Perea’s performance against the Bahamas along with his rapid development and athleticism earned him a national team call-up for the CONCACAF Beach Soccer World Cup Qualifiers that May.
“He really did well in those games,” Farberoff said. “If he continues with his work ethic, his perseverance and everything that he has, he’s going to be really good.”
Perea was unusually nervous to make his official beach soccer debut, but he said his nerves reflected his excitement to play rather than any anxiety. But the jitters quickly faded as he scored four minutes into his debut against Turks and Caicos. He scored once more en route to an 11-1 onslaught in the first round of play.
The U.S. finished second in its group and advanced to the knockout stage against Panama. Perea scored his third goal of the tournament in the U.S. advance to the semifinals with a 4-3 win. In the semifinal round, the U.S. defeated Mexico to qualify for the Beach Soccer World Cup in Moscow, Russia. It was the U.S.’s third World Cup berth in the last decade after failing to qualify in 2011, 2015 and 2017.
Farberoff held a national team training camp in Fort Lauderdale to get a final look at Farberoff’s prospects ahead of the World Cup. The camp brought out a surprising feeling for Perea, he said, who, for the first time in his beach soccer career, hadn’t felt like he was behind the learning curve.
“At that point, I was already very confident in my ability and what I had been able to learn, and I was able to earn myself a spot on the roster,” Perea said.
Perea began the World Cup just as he did the qualifiers, scoring the game opener just two minutes in over the host nation, Russia. He scored again in the 32nd minute, sending the game into overtime. After a controversial foul on the U.S. goalie with 14 seconds left, Russia scored on the ensuing free kick, sealing a 5-4 victory.
The U.S. would go on to lose the next two games of the group stage, eliminating the team from the World Cup. The U.S. lost another 4-3 game against Japan, where it faced beach soccer legend Osmar “Ozu” Moreira, whom Perea watched highlights of when he was still learning the sport.
Maya Goosmann | Photo Editor
In its final game of the tournament, played against Paraguay, the U.S. fell 9-4. Perea assisted what he viewed as the team’s best goal of the tournament — a sequence where the team moved the ball across the court without it touching the sand.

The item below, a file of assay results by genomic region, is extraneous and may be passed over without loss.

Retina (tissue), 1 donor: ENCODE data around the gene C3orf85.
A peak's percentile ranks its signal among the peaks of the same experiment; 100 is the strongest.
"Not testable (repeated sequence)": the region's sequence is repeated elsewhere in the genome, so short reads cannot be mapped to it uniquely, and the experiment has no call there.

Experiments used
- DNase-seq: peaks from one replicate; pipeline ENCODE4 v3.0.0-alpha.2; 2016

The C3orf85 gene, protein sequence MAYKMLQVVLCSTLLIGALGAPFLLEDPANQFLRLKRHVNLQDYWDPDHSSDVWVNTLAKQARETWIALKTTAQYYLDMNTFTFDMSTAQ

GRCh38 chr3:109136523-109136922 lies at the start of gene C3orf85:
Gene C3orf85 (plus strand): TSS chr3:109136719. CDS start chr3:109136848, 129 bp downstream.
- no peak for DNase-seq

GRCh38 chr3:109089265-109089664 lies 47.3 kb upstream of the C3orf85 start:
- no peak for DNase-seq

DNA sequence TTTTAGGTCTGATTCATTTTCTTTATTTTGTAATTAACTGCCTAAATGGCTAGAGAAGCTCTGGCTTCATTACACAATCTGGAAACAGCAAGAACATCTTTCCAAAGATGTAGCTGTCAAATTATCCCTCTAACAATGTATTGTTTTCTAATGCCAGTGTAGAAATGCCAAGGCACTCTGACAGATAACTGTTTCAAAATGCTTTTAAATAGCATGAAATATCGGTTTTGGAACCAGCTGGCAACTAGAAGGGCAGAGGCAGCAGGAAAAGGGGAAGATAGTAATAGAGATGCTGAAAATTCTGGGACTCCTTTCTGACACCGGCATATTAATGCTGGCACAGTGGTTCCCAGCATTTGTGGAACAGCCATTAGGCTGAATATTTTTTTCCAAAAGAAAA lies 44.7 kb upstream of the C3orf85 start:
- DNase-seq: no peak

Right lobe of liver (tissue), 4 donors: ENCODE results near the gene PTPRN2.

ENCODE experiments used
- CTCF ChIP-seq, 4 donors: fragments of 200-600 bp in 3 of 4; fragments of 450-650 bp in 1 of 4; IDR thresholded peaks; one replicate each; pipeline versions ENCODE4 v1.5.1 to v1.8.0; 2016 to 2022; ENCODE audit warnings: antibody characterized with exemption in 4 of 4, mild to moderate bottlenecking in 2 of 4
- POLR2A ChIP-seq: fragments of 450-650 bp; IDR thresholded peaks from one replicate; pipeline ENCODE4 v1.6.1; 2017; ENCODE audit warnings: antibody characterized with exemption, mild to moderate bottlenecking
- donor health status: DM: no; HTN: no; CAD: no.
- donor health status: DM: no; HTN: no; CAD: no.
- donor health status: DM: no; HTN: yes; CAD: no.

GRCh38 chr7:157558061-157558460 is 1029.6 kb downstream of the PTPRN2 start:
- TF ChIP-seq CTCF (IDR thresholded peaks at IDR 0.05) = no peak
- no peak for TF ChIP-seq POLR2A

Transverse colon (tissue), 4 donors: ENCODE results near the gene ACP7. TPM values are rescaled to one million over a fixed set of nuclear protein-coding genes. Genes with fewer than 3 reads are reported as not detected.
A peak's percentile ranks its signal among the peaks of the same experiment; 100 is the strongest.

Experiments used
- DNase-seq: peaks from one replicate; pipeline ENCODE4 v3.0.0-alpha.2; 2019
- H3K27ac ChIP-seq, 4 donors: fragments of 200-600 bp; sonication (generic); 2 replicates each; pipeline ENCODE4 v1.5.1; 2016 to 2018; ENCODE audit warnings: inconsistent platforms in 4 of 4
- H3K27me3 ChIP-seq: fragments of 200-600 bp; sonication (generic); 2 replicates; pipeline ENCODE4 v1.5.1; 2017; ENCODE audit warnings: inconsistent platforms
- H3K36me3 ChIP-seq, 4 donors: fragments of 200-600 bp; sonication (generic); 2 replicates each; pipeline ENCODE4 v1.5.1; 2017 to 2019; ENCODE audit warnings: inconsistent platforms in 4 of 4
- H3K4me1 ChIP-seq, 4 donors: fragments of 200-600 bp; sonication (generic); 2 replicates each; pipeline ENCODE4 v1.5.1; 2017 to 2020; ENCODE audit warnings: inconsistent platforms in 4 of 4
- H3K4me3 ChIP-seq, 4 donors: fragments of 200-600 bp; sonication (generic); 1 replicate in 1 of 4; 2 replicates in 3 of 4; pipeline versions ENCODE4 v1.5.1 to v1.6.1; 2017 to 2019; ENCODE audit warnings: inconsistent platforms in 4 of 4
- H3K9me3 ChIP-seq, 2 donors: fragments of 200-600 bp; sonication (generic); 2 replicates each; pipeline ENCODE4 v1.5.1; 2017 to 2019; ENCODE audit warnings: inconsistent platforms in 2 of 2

Perea was one of the U.S.’s only three goalscorers in the World Cup, scoring four of the team’s 11 goals. Yet he wanted to accomplish more, he said. It took Sergio’s words of encouragement to help him realize his rapid rise to success within beach soccer.
“I told him that it was only his first beach soccer tournament and that it had gone really well,” Sergio said in Spanish. “It was time to start preparing for the next (World Cup) in two years. You have to keep going because that’s how soccer is.”
As a player on the national team, Perea was one of the key scorers on a team for the first time in his career. Throughout high school, college and his professional career, Perea played as a defensive midfielder, which gave him the role as the team’s “workhorse.”
It was a role that he embodied while at Syracuse, allowing him to stand out at Syracuse and earning him the captain armband during his senior year, Rookie of the Year honors in 2011 and 73 career starts over four seasons under Ian McIntyre. It was also enough to make him one of the four Syracuse players eligible for the 2015 MLS SuperDraft.
But Perea was the only member of that group who wasn’t drafted.
“When I didn’t get drafted, it didn’t really break me. I was not too upset,” Perea said. “It just didn’t happen. I was able to go to Jacksonville, play there for two years and had an amazing time. (I) met some amazing people.”
He said he recalls McIntyre telling him that he was always the engine of the Syracuse team, a quality that some teams drafting don’t notice right away.
Farberoff said he believed in him as a player and appreciated how much Perea believed in the vision he had for American beach soccer. Farberoff knew that, since Perea showed up to each training and performed well on a consistent basis, he could help the U.S. Beach Soccer program achieve its major goal: to become ranked among the world’s top 10 teams.
“It’s just the beginning,” Farberoff said. “I see him being one of our leaders for the future and building the new cycle, helping us take this program where it should be.”